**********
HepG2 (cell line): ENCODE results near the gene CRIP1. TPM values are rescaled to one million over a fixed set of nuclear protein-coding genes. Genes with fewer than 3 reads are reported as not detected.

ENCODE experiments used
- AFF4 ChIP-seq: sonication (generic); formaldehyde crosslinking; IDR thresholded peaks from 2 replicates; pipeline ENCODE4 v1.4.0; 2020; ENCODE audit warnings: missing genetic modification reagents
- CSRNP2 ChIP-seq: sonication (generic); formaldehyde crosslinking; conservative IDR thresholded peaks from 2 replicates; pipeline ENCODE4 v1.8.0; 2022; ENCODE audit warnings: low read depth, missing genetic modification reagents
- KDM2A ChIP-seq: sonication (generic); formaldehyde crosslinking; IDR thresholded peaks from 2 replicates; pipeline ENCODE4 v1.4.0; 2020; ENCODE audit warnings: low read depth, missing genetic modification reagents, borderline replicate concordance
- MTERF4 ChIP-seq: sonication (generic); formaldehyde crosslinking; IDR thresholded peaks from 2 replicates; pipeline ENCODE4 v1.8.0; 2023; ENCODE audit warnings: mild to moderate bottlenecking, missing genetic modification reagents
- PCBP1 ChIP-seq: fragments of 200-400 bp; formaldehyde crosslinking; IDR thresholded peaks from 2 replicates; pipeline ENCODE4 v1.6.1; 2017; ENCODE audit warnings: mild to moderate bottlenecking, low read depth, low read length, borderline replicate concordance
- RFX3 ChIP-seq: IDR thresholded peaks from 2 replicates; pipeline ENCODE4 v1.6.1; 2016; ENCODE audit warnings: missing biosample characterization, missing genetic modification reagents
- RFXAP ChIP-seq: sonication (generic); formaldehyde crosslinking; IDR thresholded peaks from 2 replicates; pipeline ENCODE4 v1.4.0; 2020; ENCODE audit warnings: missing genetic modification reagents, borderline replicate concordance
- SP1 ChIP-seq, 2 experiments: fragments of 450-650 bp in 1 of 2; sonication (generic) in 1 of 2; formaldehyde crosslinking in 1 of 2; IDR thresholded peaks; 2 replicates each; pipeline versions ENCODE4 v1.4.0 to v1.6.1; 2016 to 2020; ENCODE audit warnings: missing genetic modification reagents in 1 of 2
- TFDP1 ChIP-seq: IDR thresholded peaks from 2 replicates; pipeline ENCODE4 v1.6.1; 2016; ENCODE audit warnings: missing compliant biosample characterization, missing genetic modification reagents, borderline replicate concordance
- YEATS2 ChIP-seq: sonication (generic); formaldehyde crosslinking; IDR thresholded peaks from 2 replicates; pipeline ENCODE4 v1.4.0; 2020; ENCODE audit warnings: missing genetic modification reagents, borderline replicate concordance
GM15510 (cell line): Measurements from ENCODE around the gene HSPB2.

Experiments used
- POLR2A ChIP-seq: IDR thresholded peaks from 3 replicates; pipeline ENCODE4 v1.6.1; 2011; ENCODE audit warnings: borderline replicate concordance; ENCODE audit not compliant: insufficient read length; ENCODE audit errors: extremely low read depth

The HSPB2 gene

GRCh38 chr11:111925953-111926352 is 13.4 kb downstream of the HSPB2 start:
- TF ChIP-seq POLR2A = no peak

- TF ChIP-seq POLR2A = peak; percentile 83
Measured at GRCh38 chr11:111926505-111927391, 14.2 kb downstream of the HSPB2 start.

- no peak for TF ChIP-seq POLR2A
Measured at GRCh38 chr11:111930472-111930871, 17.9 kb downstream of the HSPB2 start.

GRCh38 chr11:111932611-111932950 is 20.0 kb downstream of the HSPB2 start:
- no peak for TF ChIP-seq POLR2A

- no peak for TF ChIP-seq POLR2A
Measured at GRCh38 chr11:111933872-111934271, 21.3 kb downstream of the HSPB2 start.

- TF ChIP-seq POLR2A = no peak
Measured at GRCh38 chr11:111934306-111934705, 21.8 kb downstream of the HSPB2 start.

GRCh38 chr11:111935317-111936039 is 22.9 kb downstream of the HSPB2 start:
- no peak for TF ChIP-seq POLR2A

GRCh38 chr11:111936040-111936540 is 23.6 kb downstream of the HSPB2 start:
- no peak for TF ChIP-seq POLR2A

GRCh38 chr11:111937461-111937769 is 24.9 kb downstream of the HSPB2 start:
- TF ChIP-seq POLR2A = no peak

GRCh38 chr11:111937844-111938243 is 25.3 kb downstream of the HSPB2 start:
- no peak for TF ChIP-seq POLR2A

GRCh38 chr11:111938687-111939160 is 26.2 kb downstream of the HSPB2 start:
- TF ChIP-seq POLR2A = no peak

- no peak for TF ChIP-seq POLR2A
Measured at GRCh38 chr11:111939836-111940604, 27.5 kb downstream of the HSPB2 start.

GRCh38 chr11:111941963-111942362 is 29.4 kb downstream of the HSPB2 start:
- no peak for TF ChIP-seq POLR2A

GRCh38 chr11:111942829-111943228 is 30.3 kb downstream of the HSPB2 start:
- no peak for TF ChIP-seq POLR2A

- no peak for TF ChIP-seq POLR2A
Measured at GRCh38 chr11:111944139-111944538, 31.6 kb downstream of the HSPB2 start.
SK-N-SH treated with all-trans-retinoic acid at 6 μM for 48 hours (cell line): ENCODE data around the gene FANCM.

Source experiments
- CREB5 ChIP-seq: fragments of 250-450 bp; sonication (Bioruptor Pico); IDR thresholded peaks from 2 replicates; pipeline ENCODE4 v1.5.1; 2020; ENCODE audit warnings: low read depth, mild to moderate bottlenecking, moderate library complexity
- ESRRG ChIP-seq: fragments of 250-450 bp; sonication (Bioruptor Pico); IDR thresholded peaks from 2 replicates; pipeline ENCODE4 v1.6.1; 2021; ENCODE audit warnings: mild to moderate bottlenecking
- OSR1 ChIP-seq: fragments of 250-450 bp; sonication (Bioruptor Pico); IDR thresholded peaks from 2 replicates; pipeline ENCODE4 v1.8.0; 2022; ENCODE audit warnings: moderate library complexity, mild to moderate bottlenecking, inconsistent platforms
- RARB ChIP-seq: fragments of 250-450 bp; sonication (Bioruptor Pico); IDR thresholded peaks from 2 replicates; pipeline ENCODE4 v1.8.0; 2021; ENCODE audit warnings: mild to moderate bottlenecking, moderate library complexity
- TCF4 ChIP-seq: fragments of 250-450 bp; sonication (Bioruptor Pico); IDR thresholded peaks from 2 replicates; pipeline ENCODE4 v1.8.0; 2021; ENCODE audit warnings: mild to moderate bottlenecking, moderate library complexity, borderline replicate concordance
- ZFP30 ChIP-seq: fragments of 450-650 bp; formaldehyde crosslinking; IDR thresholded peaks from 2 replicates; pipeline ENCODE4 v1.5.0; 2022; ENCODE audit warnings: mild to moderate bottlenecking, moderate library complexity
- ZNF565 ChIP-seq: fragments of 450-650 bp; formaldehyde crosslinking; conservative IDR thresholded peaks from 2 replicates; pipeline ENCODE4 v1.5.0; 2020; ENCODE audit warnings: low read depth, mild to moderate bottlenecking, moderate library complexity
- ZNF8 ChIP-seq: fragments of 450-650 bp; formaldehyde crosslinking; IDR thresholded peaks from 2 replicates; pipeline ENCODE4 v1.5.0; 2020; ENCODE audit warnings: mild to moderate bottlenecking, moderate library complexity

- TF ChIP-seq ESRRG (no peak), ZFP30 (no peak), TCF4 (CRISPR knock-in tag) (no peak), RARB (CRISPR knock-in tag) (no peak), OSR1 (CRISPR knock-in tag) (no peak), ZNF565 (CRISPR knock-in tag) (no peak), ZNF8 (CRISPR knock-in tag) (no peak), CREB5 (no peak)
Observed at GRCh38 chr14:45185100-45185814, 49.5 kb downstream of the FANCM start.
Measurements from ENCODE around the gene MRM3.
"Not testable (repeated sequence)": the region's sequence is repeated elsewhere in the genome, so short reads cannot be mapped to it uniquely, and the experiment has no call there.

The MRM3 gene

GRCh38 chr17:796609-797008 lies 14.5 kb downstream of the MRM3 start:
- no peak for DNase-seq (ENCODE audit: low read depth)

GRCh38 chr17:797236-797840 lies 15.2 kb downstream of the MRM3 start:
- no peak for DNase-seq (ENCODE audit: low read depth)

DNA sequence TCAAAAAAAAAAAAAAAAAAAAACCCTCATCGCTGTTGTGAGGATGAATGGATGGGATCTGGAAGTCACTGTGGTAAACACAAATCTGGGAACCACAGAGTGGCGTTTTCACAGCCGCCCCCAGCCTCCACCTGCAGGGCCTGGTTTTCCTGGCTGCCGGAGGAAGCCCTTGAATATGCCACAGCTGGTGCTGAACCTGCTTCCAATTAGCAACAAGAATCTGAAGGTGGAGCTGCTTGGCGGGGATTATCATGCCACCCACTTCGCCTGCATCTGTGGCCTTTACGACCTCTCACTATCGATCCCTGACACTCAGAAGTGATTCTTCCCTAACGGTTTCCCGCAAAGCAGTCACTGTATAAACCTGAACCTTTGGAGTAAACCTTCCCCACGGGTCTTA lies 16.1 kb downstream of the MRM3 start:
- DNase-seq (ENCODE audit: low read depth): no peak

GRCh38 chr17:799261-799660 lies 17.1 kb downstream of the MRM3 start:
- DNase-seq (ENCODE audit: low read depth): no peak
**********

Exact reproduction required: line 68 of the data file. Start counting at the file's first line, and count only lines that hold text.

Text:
GRCh38 chr17:799261-799660 lies 17.1 kb downstream of the MRM3 start: